DOJ continued its aggressive prosecution of frauds on the Paycheck Protection Program (PPP), one of several loan/grant programs enacted as part of the government’s COVID-19 relief efforts. In FY 2022, DOJ resolved 35 PPP-related FCA matters, recovering $6.8 million and avoiding more than $1.5 million in losses for the Small Business Administration, which oversaw the program. DOJ also notably obtained its first-ever FCA settlement with a bank that allegedly made a PPP loan to a customer that the bank knew was ineligible. Before this settlement, FCA liability did not include intermediary banks that issued PPP loans. Thus, this new bank settlement signals potentially expanding liability associated with PPP fraud.
DOJ recently signaled (yet again) that it intends to hold individuals accountable for wrongdoing. To emphasize the point, DOJ reported that a number of resolutions or lawsuits against corporations included claims against individuals and highlighted a $9.5 million recovery from a physician to resolve allegations of false claims to Medicare and Medi-Cal for procedures and tests never performed.
Lawsuits filed under the qui tam provisions of the FCA accounted for $1.9 billion of the $2.2 billion recovered in all FCA actions in FY 2022, a slight increase from FY 2021 and a significant increase as a percentage of the total recovery. The total number of new qui tam suits filed increased modestly from 598 in FY 2021 to 652, which is close to the average of 671 new qui tam suits annually over the last decade. During FY 2022, the government paid out $488 million to qui tam realtors, more than doubling the payouts from FY 2021 and reaching a level not seen since 2017. With case volume returning to pre-pandemic levels and payouts significantly increasing, there is substantial incentive for qui tam plaintiffs to increase their efforts in the coming year.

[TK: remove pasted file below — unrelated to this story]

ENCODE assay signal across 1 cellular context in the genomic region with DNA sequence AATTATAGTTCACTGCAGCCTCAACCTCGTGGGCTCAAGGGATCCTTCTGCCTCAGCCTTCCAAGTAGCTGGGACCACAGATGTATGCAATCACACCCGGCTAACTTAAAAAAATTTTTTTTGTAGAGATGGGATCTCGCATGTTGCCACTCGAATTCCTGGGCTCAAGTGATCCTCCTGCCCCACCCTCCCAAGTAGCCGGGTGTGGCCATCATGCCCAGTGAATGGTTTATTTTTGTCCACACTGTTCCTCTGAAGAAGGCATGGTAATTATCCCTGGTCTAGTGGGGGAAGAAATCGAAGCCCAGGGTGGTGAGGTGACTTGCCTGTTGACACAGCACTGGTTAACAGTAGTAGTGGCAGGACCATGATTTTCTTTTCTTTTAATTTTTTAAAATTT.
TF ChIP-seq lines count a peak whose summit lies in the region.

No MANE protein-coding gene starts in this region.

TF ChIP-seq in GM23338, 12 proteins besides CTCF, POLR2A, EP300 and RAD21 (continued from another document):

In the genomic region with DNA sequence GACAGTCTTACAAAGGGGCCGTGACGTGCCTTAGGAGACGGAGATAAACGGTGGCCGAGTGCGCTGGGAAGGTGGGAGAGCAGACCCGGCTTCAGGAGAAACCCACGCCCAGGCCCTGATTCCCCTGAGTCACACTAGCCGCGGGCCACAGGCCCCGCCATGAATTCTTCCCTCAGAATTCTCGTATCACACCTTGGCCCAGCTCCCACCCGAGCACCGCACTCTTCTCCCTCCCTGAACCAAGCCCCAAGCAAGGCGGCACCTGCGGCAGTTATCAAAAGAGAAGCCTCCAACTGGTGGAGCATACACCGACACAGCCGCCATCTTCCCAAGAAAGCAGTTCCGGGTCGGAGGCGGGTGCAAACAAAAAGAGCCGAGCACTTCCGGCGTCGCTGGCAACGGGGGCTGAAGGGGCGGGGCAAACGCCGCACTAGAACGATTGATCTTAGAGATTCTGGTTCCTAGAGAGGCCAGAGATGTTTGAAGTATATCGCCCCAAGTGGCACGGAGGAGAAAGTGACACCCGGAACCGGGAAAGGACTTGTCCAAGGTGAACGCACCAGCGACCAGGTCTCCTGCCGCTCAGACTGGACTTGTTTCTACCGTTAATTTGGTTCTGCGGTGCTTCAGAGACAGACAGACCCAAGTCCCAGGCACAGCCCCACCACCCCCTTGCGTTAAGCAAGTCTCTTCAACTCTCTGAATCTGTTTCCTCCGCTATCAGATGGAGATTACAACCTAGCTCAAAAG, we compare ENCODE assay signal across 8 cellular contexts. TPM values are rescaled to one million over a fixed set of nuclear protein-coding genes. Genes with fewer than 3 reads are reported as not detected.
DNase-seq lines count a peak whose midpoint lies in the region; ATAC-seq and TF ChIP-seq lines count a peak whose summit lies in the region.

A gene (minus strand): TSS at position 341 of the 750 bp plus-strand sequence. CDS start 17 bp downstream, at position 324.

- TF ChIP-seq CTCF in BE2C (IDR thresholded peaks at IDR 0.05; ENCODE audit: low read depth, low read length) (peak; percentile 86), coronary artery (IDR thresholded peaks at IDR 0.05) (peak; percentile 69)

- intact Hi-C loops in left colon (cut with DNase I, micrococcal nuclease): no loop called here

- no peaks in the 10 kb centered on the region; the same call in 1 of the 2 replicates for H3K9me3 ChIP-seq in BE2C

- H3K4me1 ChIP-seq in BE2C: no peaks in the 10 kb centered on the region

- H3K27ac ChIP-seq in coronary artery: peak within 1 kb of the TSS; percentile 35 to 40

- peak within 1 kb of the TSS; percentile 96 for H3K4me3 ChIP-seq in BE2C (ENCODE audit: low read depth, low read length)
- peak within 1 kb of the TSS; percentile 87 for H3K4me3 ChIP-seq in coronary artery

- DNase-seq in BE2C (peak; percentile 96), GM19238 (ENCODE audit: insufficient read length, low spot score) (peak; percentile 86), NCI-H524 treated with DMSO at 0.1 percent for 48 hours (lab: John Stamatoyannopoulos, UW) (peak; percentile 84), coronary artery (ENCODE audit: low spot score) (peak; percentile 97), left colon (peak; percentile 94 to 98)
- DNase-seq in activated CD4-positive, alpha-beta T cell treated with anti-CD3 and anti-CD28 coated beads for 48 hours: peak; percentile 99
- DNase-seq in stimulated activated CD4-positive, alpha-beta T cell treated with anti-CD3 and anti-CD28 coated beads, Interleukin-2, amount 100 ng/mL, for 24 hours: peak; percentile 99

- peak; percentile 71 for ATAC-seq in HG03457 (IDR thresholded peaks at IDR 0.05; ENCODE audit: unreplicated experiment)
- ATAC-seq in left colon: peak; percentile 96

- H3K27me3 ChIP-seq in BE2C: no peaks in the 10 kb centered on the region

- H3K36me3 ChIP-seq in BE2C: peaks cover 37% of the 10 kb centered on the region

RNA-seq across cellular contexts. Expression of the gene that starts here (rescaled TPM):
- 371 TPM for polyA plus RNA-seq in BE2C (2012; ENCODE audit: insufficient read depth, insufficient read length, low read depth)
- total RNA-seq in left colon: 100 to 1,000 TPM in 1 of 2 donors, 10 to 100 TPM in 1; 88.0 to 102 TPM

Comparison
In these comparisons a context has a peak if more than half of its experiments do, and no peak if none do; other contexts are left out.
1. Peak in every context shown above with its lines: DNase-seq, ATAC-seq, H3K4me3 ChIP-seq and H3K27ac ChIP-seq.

FCA recoveries in FY 2022 were down from FY 2021, but the critical takeaway is that the total number of FCA settlements and judgments in FY 2022 was the second highest on record. DOJ and qui tam relators continue to use the FCA as a flexible and powerful tool to advance government priorities and seek substantial settlements against corporations and individuals. Companies can reduce FCA risk by investing in responsive whistleblower programs that investigate claims and remediate problems in a timely and reasonable manner. That is the best first step to avoid costly civil suits and DOJ actions under the FCA. In the FCA context, as with compliance more generally, companies that remain diligent in their compliance programs, maintain strong internal controls, and keep up to date on the most recent pronouncements from DOJ are best positioned to avoid risk.
Morrison Foerster’s multidisciplinary team focused on False Claims Act matters includes former high-ranking Department of Justice officials, federal and state prosecutors, senior government regulators, and White House and FBI counsel, as well as government contracts specialists, privacy experts, and veteran defense lawyers, among others. The team focuses on counseling clients through all phases of matters related to the FCA, including proactive compliance counseling, due diligence, internal investigations, government investigations, and litigation. The breadth of the team’s experience and knowledge includes a clear understanding of how law enforcement agencies choose which FCA cases to pursue, in order to anticipate prosecutors’ and regulators’ next steps, plan and execute efficient and thorough investigations, and quickly pinpoint key issues identifying the best path forward from the outset. Read our most recent FCA newsletter, True Facts About False Claims: MoFo’s FCA Newsletter.